SWJ Book Review – The Vory: Russia’s Super Mafia
Mark Galeotti, The Vory: Russia’s Super Mafia. New Haven: Yale University Press, 2018 [ISBN: 978-0300186826, Hardcover, 344 pages]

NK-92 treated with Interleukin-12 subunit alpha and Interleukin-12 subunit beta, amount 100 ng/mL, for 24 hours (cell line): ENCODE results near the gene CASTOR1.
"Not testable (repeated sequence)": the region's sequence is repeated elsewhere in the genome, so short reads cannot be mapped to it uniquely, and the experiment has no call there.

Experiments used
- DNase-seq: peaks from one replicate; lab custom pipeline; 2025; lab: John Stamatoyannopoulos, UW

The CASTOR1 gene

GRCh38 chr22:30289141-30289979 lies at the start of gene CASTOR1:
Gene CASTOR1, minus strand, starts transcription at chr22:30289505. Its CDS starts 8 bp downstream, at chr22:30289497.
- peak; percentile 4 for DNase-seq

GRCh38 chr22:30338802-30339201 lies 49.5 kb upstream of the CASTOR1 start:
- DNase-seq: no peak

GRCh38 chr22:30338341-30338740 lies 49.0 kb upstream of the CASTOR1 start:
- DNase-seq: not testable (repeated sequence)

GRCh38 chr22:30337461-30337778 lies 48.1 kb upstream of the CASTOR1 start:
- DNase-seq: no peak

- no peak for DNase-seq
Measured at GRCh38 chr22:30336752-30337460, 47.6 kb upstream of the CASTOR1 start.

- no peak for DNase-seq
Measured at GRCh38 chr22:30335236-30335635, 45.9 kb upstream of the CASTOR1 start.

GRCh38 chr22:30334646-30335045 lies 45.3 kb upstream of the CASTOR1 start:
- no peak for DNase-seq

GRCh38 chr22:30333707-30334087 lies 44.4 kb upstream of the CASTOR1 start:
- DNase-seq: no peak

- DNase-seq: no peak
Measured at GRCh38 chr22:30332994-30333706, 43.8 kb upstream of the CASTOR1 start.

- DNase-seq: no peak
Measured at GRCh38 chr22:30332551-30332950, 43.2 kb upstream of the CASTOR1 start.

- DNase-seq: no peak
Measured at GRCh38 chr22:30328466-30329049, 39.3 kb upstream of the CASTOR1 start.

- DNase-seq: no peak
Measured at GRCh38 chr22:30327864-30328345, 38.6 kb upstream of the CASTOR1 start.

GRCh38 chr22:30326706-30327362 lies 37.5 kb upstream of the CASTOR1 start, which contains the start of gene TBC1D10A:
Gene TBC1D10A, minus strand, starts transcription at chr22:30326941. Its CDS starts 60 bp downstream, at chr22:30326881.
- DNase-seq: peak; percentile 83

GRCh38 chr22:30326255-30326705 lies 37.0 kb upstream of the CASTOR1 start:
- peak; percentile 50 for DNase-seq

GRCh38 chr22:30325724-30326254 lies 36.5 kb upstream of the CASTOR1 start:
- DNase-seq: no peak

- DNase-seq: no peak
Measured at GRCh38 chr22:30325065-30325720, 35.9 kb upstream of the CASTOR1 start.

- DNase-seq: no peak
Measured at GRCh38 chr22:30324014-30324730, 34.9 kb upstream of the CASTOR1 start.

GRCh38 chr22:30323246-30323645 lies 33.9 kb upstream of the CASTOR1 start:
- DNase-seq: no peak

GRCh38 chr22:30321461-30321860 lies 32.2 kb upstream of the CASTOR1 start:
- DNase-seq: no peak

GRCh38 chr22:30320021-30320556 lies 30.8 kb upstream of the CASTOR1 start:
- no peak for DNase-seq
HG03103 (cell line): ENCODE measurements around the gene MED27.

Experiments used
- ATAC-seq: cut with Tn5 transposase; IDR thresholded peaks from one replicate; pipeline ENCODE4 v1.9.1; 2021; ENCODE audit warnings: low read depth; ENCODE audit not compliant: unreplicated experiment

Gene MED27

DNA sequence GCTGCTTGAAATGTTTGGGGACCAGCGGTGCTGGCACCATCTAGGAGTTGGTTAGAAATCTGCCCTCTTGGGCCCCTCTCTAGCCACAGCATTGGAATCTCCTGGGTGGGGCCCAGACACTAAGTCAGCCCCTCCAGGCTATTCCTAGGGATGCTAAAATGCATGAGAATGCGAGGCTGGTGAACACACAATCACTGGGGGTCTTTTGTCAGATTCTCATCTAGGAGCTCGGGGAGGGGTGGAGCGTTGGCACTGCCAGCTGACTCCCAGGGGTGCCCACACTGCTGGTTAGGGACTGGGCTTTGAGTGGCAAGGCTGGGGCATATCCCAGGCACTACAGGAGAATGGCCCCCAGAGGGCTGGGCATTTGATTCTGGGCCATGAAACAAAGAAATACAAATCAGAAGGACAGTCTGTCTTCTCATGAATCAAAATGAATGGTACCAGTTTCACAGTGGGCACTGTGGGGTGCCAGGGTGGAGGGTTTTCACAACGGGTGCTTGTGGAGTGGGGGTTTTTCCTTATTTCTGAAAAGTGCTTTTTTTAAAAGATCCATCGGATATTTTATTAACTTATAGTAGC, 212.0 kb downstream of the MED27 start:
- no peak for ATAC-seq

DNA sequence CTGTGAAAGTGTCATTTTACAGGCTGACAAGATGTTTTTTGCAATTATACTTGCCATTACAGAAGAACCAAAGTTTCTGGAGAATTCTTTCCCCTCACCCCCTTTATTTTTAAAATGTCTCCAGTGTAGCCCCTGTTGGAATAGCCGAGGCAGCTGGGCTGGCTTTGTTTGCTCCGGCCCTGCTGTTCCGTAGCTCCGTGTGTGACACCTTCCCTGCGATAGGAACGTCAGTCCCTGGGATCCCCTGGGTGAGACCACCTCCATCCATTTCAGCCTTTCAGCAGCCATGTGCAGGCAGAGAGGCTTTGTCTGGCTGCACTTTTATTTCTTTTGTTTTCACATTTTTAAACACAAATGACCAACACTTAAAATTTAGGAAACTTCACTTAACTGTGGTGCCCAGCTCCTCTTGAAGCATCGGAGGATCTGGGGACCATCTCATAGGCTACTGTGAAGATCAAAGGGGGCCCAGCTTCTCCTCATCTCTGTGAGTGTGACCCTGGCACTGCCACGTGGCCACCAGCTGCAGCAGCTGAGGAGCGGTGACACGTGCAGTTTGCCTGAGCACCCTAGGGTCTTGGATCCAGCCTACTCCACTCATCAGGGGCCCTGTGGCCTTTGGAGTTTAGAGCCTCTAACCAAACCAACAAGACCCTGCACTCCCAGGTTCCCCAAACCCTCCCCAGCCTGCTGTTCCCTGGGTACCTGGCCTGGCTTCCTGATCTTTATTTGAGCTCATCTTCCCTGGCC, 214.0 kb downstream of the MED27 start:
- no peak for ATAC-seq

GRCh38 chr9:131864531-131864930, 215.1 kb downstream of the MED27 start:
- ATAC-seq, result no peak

Dr. Mark Galeotti is a distinguished academic, security consultant, and UK governmental advisor. His most recent works are We Need to Talk About Putin (Ebury Press, 2019) and A Short History of Russia (Hanover, 2022). He is well known for his expertise on Russia and its criminal networks and combines his knowledge of Russian history and Russian crime to provide a seminal work on the confluence of the two. In The Vory: Russia’s Super Mafia published a few years ago, he does precisely that, providing an intriguing history of Russian organized crime—the vory v zakone (vory)— and describing its modern existence and consequence. The work has been so successful that it has been or is in the process of being translated into sixteen languages.